Buddha Buzz Weekly: Japan’s Breakdancing Monk Duo

Two Buddhist monks in Kyoto mix dharma and dance, FPMT hires investigators to look into sexual misconduct allegations, and an Iranian monk is arrested at the Indian border. Tricycle looks back at the events of this week in the Buddhist world.

By Karen Jensen Jan 04, 2020

Buddha Buzz Weekly: Japan’s Breakdancing Monk DuoTendai Buddhist monk Jojitsu Asukai and Pure Land monk Koki Kawahara (right) breakdance at Kyoto temple Chion-in in November 2019. | Photo courtesy Chion-in

Nothing is permanent, so everything is precious. Here’s a selection of some happenings—fleeting or otherwise—in the Buddhist world this week. 

A New Spin on Dharma in Kyoto: Two Buddhist Monks Breakdance Together 

They’re from two different Buddhist schools, but that didn’t stop 24-year-old Japanese monks Koki Kawahara and Jojitsu Asukai from becoming breakdancing buddies. Kawahara is a Buddhist monk at Chion-in, the head temple of the Jodo (Pure Land) school in Kyoto, while Asukai is a staff member at the Tendai Buddhist headquarters in the nearby city of Otsu. The two have formed a breakdancing duo called Kaiten Bozu (Spinning Monks) in the hopes of conveying Buddhist philosophy through movement, according to the Japan News. Their most recent performance in early November, in front of the large early 17th century Sanmon gate at Chion-in, drew an audience of about 300 people. “I was relieved to receive a positive response [from the audience]. We’re considering appearing in other events if it gives us an opportunity to have people experience the teachings of Buddhism through breakdancing,” Kawahara said. In a country where Buddhism is largely seen as a “funeral religion,” the two young monks believe that combining dance and dharma can spark a new interest in Buddhism among their peers. Incidentally, Asukai’s signature breakdancing pose involves him standing on his head, while joining his hands in a prayer––a gassho for the new decade. 

Iranian Monk Arrested While Crossing Indian Border 

Indian authorities last week arrested a Buddhist monk who has lived in Bodhgaya, India, for over a decade when he attempted to cross into Nepal without valid documents, according to the Hindustan Times, stoking additional fear among the region’s immigrants following the passing of a discriminatory citizenship law last month. An immigration official in the town of Raxaul at the Indo-Nepal border said that Hamed Akbari, who had Iranian citizenship, stayed in the Indian state of Bihar for 11 years without an Indian visa. Since August, at least six other foreign nationals have been arrested while attempting to cross the border into Nepal in the same area, according to the Times. The crackdown on immigrants takes place as Indians continue to protest against a proposed citizens’ register and new legislation that eases the way for non-Muslim minorities from neighboring Muslim-majority nations to obtain Indian citizenship, both put forward by the ruling conservative BJP party. Critics of the Citizenship Amendment Act (CAA) and the National Register of Citizens have expressed fear that the laws will be used to strip Muslim people of their citizenship. According to the New York Times, thousands of people across India have demonstrated since the CAA went into effect on December 12.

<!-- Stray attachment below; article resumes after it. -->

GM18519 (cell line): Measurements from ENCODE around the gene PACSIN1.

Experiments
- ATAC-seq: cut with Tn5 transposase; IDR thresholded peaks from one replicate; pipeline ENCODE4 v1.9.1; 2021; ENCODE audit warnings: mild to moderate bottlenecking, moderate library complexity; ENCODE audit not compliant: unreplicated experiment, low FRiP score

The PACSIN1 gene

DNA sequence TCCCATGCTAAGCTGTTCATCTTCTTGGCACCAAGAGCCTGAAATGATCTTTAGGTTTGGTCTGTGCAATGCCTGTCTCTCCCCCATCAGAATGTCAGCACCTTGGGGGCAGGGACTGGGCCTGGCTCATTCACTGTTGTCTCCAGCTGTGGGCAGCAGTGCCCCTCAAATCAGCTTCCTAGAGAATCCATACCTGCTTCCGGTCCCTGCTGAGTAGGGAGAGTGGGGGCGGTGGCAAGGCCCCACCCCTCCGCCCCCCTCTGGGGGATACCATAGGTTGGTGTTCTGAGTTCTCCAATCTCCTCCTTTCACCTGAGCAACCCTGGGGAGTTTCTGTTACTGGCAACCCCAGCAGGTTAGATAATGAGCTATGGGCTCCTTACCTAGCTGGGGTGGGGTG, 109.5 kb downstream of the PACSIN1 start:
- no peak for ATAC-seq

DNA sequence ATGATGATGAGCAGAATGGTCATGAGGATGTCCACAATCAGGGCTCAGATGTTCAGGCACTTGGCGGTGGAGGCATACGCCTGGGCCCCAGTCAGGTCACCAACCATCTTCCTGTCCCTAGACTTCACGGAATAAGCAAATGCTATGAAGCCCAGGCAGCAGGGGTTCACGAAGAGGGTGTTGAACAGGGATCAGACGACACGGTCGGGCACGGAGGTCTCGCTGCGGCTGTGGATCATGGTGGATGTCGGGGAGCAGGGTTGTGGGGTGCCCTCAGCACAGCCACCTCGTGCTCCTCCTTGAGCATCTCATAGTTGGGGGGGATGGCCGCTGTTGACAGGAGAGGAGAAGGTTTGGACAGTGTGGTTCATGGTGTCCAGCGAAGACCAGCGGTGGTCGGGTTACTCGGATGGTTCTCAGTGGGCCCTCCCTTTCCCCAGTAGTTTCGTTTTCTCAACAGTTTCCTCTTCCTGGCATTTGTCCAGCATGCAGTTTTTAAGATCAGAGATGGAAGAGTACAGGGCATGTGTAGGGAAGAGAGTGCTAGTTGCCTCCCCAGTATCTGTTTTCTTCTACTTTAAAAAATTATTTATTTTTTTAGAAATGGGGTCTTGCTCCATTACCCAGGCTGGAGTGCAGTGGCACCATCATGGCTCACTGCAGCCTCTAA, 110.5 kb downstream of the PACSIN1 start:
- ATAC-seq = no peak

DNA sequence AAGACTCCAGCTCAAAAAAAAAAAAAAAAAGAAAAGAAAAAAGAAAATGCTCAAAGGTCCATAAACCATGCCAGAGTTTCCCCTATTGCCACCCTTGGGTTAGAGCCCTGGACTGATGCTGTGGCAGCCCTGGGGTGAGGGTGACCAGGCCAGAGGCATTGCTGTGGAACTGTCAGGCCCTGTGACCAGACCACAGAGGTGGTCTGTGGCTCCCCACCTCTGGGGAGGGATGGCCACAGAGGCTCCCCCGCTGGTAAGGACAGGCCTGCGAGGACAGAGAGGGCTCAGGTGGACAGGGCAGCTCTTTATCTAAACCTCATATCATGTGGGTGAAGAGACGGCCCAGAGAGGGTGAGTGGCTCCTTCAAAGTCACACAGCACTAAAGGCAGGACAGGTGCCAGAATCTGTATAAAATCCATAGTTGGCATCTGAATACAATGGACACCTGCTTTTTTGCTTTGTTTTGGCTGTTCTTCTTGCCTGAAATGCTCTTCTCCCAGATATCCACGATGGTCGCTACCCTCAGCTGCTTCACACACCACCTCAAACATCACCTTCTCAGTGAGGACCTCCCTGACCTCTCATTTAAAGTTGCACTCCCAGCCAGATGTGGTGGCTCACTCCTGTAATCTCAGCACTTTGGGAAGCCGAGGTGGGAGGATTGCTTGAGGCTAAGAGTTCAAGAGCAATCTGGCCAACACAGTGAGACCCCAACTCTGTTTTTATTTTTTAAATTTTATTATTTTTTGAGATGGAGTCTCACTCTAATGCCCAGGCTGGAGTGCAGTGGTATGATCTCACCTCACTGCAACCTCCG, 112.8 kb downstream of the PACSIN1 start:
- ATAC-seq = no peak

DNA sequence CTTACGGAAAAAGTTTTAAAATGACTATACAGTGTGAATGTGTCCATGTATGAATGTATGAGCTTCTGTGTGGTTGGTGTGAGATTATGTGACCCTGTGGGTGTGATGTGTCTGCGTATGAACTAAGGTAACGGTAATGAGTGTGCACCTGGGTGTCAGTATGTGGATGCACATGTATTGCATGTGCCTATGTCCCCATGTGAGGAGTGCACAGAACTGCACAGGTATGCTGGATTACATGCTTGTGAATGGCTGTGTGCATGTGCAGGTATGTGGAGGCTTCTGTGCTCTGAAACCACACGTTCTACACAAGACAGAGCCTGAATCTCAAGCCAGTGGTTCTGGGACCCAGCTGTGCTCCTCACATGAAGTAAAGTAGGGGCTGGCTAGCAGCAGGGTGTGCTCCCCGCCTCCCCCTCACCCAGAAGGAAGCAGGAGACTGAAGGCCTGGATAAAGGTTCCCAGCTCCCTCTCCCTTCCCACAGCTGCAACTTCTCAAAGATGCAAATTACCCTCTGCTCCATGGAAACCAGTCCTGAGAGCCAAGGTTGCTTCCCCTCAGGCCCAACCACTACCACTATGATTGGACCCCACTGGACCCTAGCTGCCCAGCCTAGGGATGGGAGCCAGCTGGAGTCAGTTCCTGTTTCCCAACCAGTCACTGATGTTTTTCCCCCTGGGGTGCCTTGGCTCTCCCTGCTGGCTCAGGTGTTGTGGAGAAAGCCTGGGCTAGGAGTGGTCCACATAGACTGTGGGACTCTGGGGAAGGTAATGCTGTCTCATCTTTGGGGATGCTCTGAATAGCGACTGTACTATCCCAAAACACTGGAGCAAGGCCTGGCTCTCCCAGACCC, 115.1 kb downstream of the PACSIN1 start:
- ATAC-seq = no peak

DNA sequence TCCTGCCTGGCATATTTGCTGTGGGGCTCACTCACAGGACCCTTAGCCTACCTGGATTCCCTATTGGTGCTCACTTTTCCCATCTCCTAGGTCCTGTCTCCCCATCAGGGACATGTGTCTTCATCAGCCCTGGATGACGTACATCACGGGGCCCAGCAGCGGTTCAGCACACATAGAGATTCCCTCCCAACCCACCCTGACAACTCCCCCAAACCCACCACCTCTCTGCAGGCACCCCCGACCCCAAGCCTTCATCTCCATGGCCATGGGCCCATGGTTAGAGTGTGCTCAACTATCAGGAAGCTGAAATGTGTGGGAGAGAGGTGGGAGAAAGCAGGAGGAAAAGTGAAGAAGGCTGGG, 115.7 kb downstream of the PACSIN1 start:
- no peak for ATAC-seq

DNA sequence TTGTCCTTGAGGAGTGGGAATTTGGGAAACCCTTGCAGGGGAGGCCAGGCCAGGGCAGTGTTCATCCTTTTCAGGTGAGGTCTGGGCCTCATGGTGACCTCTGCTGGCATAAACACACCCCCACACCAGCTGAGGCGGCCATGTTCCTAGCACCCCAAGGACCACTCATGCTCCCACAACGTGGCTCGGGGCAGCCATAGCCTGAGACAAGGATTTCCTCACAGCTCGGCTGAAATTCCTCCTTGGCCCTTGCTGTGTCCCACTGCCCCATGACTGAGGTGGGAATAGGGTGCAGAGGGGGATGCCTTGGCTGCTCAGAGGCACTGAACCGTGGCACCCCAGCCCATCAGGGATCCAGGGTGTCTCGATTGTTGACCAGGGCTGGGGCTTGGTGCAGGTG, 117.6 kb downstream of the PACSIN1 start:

Dalai Lama Spends Christmas Near the Bodhi Tree 

His Holiness the 14th Dalai Lama spent the holidays in Bodhgaya, India, a major pilgrimage site. On Christmas Day, the Tibetan spiritual leader posted a photo to Instagram of himself and two monks standing in front of the Mahabodhi Stupa, which marks the spot where the Buddha attained enlightenment under the Bodhi tree.  

Also on Christmas, the Dalai Lama spoke to reporters about the ongoing struggle for Tibetan independence. “We have the power of truth. Chinese communists have the power of [the] gun. In the long run, [the] power of truth is much stronger than [the] power of [the] gun,” he said. On Thursday, His Holiness began a five day teaching program in Bodhgaya, which included an Avalokitesvara [bodhisattva of compassion] initiation, according to his website

FPMT Launches Independent Investigation into Dagri Rinpoche Allegations

The Tibetan Buddhist organization Foundation for the Preservation of the Mahayana Tradition (FPMT) has hired an independent organization to investigate allegations of sexual misconduct against Buddhist teacher Dagri Rinpoche. In May 2019, the FPMT suspended the Tibetan Buddhist tulku (reincarnated lama) from their list of teachers, after several women came forward with accusations that Dagri Rinpoche had touched them inappropriately. On December 20, FPMT posted a statement on their website that said it had hired the nonprofit FaithTrust Institute to conduct a “fact-finding assessment” after an individual who represents three women sent the organization a report outlining their allegations of sexual misconduct. “[W]e believe that using an independent organization to conduct the assessment will encourage people to speak more freely,” the statement said.  Anyone who experienced or witnessed harm by Dagri Rinpoche at FPMT centers is encouraged to contact the FaithTrust Institute, either by email or a confidential phone or Skype interview. 

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Original author: Karen Jensen
Nothing Is Outside of Awareness
The Create Fearlessly Challenge
 

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Friday, 07 August 2020
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